The Quiet Death Of Freedom
By John Pilger
-- -- On Christmas Eve, I dropped in on Brian Haw,
whose hunched, pacing figure was just visible through the freezing
fog. For four and a half years, Brian has camped in Parliament
Square with a graphic display of photographs that show the terror
and suffering imposed on Iraqi children by British policies. The
effectiveness of his action was demonstrated last April when the
Blair government banned any expression of opposition within a kilometre of Parliament. The High Court subsequently ruled that,
because his presence preceded the ban, Brian was an exception.
Day after day, night after night, season upon season, he remains a
beacon, illuminating the great crime of Iraq and the cowardice of
the House of Commons. As we talked, two women brought him a
Christmas meal and mulled wine. They thanked him, shook his hand and
hurried on. He had never seen them before. "That's typical of the
public," he said. A man in a pin-striped suit and tie emerged from
the fog, carrying a small wreath. ""I intend to place this at the
Cenotaph and read out the names of the dead in Iraq," he said to
Brian, who cautioned him: "You'll spend the night in cells, mate."
We watched him stride off and lay his wreath. His head bowed, he
appeared to be whispering. Thirty years ago, I watched dissidents do
something similar outside the walls of the Kremlin.
As night had covered him, he was lucky. On 7 December, Maya Evans, a
vegan chef aged 25, was convicted of breaching the new Serious
Organised Crime and Police Act by reading aloud at the Cenotaph the
names of 97 British soldiers killed in Iraq. So serious was her
crime that it required 14 policemen in two vans to arrest her. She
was fined and given a criminal record for the rest of her life.
Freedom is dying.
Eighty-year-old John Catt served with the RAF in the Second World
War. Last September, he was stopped by police in Brighton for
wearing an "offensive" T-shirt, which suggested that Bush and Blair
be tried for war crimes. He was arrested under the Terrorism Act and
handcuffed, with his arms held behind his back. The official record
of the arrest says the "purpose" of searching him was "terrorism"
and the "grounds for intervention" were "carrying placard and
T-shirt with anti-Blair info" (sic).
He is awaiting trial.
Such cases compare with others that remain secret and beyond any
form of justice: those of the foreign nationals held at Belmarsh
prison, who have never been charged, let alone put on trial. They
are held "on suspicion". Some of the "evidence" against them,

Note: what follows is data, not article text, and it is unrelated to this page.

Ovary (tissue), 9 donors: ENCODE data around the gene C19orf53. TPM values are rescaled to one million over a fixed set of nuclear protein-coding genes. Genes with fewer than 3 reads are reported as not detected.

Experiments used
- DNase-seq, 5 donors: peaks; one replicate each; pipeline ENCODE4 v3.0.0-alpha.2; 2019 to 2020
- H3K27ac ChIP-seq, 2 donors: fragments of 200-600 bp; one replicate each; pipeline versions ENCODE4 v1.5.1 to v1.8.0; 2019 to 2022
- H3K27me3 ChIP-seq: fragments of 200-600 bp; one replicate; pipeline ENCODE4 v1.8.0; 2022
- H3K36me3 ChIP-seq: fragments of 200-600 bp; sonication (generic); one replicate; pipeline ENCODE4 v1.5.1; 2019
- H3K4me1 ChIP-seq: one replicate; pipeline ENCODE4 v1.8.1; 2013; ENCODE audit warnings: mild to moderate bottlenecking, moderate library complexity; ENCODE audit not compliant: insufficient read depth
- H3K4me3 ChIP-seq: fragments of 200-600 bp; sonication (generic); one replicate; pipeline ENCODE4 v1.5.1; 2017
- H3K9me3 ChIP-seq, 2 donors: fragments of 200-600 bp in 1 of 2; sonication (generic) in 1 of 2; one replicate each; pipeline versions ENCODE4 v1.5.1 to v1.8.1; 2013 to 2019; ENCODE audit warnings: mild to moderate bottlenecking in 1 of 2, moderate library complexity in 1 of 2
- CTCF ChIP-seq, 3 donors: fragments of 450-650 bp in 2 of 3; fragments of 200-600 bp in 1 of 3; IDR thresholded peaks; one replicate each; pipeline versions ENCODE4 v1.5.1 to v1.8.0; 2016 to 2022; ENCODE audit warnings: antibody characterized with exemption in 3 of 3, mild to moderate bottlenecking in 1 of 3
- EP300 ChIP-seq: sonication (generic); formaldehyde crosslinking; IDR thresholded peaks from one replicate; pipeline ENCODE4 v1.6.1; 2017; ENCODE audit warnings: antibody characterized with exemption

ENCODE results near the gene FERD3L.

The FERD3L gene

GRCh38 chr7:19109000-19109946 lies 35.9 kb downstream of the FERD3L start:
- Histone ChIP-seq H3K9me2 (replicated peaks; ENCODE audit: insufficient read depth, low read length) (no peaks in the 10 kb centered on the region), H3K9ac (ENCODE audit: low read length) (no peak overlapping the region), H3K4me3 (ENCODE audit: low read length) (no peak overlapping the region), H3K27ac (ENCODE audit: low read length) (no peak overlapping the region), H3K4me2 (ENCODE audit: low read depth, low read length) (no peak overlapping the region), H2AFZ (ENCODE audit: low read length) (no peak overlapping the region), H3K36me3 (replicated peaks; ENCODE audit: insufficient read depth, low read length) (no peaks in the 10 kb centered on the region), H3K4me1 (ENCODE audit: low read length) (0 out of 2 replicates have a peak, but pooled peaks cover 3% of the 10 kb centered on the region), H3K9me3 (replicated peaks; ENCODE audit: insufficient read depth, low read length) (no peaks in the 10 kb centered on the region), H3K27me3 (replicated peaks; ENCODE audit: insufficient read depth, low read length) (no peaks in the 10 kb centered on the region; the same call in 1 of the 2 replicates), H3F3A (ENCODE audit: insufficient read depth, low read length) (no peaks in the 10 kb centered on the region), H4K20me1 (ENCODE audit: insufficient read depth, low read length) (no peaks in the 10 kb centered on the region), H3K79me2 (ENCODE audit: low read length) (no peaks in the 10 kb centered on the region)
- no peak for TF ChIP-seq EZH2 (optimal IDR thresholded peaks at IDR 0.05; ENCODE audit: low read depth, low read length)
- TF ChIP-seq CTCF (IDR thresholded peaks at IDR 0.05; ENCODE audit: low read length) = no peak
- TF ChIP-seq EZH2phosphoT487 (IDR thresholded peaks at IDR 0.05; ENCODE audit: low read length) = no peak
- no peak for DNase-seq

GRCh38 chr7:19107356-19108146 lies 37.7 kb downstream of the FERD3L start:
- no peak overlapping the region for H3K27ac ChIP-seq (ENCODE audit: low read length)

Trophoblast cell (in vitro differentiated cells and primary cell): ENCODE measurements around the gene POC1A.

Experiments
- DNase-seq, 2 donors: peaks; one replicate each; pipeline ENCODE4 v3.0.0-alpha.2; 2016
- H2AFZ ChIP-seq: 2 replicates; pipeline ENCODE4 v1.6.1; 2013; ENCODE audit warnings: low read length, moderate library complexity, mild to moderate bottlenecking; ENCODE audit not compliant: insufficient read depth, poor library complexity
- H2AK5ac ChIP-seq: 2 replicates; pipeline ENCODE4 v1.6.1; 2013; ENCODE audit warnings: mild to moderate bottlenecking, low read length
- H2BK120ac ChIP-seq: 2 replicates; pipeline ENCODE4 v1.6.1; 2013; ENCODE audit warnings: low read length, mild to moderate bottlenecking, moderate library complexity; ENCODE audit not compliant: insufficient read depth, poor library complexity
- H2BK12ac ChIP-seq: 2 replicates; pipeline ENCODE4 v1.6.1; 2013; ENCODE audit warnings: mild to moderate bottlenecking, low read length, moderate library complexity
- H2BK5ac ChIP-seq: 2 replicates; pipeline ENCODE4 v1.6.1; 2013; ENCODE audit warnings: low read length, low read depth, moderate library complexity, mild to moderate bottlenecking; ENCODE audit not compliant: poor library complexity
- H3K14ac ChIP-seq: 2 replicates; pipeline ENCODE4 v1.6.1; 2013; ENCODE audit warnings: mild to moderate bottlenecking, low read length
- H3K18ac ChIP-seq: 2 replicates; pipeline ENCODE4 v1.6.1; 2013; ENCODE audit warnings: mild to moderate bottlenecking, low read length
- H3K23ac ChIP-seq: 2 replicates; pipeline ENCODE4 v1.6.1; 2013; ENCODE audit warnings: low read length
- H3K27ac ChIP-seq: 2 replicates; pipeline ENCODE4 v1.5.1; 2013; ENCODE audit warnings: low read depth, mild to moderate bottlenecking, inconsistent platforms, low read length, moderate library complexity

whatever it is, the Blair government has now admitted, could have
been extracted under torture at Guantanamo and Abu Ghraib. They are
political prisoners in all but name. They face the prospect of being
spirited out of the country into the arms of a regime which may
torture them to death. Their isolated families, including children,
are quietly going mad.
And for what? From 11 September 2001 to 30 September 2005, a total
of 895 people were arrested in Britain under the Terrorism Act. Only
23 have been convicted of offences covered by the Act. As for real
terrorists, the identity of two of the 7 July bombers, including the
suspected mastermind, was known to MI5, and nothing was done. And
Blair wants to give them more power. Having helped to devastate
Iraq, he is now killing freedom in his own country.
Consider parallel events in the United States. Last October, an
American surgeon, loved by his patients, was punished with 22 years
in prison for founding a charity, Help the Needy, which helped
children in Iraq stricken by an economic and humanitarian blockade
imposed by America and Britain. In raising money for infants dying
Dr Rafil Dhafir broke a siege which, according to
Unicef, had caused the deaths of half a million under the age of
five. The then Attorney-General of the United States, John Ashcroft,
called Dr Dhafir, a Muslim, a "terrorist", a description mocked by
even the judge in his politically-motivated, travesty of a trial.
The Dhafir case is not extraordinary. In the same month, three US
Circuit Court judges ruled in favour of the Bush regime's "right" to
imprison an American citizen "indefinitely" without charging him
with a crime. This was the case of Joseph
Padilla, a petty criminal
who allegedly visited Pakistan before he was arrested at Chicago
airport three and a half years ago. He was never charged and no
evidence has ever been presented against him. Now mired in legal
complexity, the case puts George W Bush above the law and outlaws
the Bill of Rights. Indeed, on 14 November, the US Senate
effectively voted to ban habeas corpus by passing an amendment that
overturned a Supreme Court ruling allowing Guantanamo prisoners
access to a federal court. Thus, the touchstone of America's most
celebrated freedom was scrapped. Without habeas corpus, a government
can simply lock away its opponents and implement a dictatorship.
A related, insidious tyranny is being imposed across the world. For
all his troubles in Iraq, Bush has carried out the recommendations
of a Messianic conspiracy theory called the "Project for a New
American Century". Written by his ideological sponsors shortly
before he came to power, it foresaw his administration as a military
dictatorship behind a democratic fašade: "the cavalry on a new
American frontier" guided by a blend of paranoia and megalomania.
More than 700 American bases are now placed strategically in
compliant countries, notably at the gateways to the sources of